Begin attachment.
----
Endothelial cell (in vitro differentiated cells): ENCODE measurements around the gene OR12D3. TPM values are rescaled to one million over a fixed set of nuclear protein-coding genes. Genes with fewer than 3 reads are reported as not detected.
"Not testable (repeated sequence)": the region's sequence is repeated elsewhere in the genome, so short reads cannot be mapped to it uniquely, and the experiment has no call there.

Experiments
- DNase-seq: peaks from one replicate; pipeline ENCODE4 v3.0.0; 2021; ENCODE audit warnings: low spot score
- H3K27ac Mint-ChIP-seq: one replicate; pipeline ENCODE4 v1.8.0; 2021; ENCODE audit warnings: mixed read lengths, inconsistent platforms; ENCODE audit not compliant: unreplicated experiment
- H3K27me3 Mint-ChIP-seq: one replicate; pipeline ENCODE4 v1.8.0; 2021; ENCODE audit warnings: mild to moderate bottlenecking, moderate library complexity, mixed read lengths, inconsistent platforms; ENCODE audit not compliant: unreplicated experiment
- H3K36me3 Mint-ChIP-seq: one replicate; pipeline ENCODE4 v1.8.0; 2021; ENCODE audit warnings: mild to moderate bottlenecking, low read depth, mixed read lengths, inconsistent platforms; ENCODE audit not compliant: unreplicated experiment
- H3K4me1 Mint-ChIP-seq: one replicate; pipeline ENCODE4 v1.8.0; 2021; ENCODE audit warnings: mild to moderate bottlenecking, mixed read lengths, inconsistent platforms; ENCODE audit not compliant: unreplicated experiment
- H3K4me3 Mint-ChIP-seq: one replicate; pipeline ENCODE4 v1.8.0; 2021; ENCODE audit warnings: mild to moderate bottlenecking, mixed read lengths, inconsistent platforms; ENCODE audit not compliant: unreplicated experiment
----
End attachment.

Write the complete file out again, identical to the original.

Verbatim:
Endothelial cell (in vitro differentiated cells): ENCODE measurements around the gene OR12D3. TPM values are rescaled to one million over a fixed set of nuclear protein-coding genes. Genes with fewer than 3 reads are reported as not detected.
"Not testable (repeated sequence)": the region's sequence is repeated elsewhere in the genome, so short reads cannot be mapped to it uniquely, and the experiment has no call there.

Experiments
- DNase-seq: peaks from one replicate; pipeline ENCODE4 v3.0.0; 2021; ENCODE audit warnings: low spot score
- H3K27ac Mint-ChIP-seq: one replicate; pipeline ENCODE4 v1.8.0; 2021; ENCODE audit warnings: mixed read lengths, inconsistent platforms; ENCODE audit not compliant: unreplicated experiment
- H3K27me3 Mint-ChIP-seq: one replicate; pipeline ENCODE4 v1.8.0; 2021; ENCODE audit warnings: mild to moderate bottlenecking, moderate library complexity, mixed read lengths, inconsistent platforms; ENCODE audit not compliant: unreplicated experiment
- H3K36me3 Mint-ChIP-seq: one replicate; pipeline ENCODE4 v1.8.0; 2021; ENCODE audit warnings: mild to moderate bottlenecking, low read depth, mixed read lengths, inconsistent platforms; ENCODE audit not compliant: unreplicated experiment
- H3K4me1 Mint-ChIP-seq: one replicate; pipeline ENCODE4 v1.8.0; 2021; ENCODE audit warnings: mild to moderate bottlenecking, mixed read lengths, inconsistent platforms; ENCODE audit not compliant: unreplicated experiment
- H3K4me3 Mint-ChIP-seq: one replicate; pipeline ENCODE4 v1.8.0; 2021; ENCODE audit warnings: mild to moderate bottlenecking, mixed read lengths, inconsistent platforms; ENCODE audit not compliant: unreplicated experiment